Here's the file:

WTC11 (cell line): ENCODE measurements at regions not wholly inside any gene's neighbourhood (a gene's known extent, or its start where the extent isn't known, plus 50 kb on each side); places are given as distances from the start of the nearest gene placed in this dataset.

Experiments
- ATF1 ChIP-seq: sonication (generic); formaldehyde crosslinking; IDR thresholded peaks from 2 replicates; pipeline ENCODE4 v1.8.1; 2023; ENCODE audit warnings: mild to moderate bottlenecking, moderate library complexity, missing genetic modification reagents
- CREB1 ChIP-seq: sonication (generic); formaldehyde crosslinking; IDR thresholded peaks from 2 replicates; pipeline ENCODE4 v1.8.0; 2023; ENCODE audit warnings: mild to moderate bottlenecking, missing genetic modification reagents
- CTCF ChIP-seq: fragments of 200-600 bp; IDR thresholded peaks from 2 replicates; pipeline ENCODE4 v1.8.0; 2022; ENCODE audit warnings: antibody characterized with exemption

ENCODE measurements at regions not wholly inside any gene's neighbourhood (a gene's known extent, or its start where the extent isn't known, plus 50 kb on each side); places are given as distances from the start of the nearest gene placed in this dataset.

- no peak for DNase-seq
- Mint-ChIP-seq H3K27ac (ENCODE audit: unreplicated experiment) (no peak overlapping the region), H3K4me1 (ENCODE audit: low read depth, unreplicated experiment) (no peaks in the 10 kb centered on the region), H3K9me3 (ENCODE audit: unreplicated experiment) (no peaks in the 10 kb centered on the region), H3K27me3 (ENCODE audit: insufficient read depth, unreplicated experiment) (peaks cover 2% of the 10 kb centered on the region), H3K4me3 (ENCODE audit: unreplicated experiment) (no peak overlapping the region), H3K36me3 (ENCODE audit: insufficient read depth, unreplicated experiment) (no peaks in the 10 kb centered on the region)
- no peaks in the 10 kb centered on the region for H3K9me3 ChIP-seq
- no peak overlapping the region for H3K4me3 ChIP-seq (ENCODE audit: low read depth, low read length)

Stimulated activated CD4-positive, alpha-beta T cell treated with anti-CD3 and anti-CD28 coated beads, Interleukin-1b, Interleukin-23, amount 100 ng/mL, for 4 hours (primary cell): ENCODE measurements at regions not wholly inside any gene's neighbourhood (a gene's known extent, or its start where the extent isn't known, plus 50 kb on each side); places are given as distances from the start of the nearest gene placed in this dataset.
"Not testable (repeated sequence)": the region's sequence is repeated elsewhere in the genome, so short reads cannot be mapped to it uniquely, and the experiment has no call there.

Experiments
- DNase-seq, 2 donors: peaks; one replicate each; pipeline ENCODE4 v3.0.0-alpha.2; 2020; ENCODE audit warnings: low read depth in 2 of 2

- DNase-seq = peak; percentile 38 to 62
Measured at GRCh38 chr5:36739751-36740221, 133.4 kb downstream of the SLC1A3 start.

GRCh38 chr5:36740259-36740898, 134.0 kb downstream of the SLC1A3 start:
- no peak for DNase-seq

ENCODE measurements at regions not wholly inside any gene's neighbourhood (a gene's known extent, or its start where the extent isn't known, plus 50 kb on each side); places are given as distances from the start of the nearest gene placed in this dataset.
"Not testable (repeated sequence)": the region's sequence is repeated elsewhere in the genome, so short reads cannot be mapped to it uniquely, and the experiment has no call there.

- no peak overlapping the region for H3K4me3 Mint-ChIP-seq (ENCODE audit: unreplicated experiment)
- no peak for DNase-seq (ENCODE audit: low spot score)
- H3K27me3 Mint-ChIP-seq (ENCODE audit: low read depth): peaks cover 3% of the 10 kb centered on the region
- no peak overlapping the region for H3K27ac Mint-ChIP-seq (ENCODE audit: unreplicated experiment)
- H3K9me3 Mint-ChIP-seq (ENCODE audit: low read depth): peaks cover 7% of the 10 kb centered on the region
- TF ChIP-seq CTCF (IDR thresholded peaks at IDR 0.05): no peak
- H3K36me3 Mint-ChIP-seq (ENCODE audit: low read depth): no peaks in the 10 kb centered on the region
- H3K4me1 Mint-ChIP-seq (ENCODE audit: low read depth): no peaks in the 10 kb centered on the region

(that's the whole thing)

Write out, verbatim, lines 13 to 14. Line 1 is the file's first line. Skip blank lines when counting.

Experiments
- DNase-seq, 2 donors: peaks; one replicate each; pipeline ENCODE4 v3.0.0-alpha.2; 2020; ENCODE audit warnings: low read depth in 2 of 2